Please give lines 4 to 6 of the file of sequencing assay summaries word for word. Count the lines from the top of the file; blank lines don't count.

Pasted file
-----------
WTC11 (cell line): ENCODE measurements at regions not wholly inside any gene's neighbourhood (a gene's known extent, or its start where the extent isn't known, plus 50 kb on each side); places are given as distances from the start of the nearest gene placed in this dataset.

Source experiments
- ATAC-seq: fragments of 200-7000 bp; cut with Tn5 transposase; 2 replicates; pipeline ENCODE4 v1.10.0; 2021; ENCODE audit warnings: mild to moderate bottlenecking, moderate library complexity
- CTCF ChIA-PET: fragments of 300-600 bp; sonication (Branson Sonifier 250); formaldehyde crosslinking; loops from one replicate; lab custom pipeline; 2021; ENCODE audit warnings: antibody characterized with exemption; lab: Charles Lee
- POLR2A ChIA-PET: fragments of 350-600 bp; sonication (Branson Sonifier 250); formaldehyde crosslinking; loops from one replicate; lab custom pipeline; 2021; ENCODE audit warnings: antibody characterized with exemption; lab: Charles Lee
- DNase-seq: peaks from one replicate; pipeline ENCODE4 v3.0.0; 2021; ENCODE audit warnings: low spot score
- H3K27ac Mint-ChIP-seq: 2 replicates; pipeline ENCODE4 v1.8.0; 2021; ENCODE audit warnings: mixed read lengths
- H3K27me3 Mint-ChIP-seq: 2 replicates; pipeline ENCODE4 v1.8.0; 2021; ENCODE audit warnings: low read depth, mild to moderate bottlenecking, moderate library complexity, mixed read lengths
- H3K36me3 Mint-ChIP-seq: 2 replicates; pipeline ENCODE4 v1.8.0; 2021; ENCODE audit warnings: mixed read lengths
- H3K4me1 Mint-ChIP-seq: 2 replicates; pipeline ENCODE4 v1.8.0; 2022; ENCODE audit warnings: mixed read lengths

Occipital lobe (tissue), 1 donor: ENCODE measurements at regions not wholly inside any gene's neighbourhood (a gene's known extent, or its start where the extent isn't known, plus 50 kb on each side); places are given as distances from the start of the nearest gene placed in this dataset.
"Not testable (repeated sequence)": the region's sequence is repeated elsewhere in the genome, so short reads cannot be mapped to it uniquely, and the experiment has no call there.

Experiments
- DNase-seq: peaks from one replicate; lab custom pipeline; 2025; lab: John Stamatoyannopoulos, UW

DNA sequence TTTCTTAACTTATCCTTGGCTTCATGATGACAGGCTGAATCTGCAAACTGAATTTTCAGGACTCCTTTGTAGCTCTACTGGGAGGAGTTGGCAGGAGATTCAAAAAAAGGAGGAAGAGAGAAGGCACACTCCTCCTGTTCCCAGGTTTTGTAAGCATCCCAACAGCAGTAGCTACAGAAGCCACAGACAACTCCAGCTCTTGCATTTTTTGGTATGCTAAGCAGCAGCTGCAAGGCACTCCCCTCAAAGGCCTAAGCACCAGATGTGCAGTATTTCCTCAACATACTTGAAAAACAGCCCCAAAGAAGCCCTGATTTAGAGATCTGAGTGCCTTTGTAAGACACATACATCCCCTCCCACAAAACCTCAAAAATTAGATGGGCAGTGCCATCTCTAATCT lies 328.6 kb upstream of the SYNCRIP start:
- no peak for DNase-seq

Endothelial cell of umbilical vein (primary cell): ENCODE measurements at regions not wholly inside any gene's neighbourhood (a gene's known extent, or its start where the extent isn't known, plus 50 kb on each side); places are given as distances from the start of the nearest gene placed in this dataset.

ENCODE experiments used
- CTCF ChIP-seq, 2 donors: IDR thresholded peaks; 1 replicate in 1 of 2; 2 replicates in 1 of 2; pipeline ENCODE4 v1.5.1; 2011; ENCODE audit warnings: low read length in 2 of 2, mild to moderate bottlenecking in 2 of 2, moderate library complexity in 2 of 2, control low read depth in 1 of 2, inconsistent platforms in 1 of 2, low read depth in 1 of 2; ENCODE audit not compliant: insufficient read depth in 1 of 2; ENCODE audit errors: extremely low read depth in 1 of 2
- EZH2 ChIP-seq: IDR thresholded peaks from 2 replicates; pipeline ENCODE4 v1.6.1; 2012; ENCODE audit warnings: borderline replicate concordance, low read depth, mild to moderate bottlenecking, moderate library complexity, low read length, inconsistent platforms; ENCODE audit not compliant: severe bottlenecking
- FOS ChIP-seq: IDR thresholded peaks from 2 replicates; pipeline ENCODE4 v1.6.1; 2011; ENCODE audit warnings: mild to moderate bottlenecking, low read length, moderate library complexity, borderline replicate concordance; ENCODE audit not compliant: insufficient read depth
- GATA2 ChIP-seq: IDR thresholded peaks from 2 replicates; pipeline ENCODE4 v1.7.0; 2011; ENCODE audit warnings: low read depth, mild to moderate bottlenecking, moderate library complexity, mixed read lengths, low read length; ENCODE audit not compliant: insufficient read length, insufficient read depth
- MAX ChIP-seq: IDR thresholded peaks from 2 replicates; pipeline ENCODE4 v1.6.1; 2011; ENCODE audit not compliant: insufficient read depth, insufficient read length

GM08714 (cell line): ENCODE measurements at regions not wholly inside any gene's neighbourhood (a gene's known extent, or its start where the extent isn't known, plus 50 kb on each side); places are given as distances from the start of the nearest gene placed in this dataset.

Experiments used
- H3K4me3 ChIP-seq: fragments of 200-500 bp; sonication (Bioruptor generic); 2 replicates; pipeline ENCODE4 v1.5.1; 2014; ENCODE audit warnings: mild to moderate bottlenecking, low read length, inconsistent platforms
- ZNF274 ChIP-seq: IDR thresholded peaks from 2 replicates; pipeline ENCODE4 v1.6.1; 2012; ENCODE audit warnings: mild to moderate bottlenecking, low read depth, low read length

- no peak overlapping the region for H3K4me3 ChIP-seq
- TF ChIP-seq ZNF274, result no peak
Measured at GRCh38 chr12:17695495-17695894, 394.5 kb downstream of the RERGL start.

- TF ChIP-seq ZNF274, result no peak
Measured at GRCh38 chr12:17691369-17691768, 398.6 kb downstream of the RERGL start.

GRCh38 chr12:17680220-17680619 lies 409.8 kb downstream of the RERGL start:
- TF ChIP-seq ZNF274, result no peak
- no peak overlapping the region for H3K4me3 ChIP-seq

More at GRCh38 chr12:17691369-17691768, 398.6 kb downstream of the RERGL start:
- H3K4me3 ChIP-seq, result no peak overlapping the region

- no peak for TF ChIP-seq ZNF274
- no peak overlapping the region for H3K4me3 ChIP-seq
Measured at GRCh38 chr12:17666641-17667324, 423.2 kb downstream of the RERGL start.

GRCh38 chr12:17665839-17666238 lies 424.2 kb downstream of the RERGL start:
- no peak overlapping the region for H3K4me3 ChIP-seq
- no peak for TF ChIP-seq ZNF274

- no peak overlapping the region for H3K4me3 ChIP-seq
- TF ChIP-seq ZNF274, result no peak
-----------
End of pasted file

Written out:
- CTCF ChIA-PET: fragments of 300-600 bp; sonication (Branson Sonifier 250); formaldehyde crosslinking; loops from one replicate; lab custom pipeline; 2021; ENCODE audit warnings: antibody characterized with exemption; lab: Charles Lee
- POLR2A ChIA-PET: fragments of 350-600 bp; sonication (Branson Sonifier 250); formaldehyde crosslinking; loops from one replicate; lab custom pipeline; 2021; ENCODE audit warnings: antibody characterized with exemption; lab: Charles Lee
- DNase-seq: peaks from one replicate; pipeline ENCODE4 v3.0.0; 2021; ENCODE audit warnings: low spot score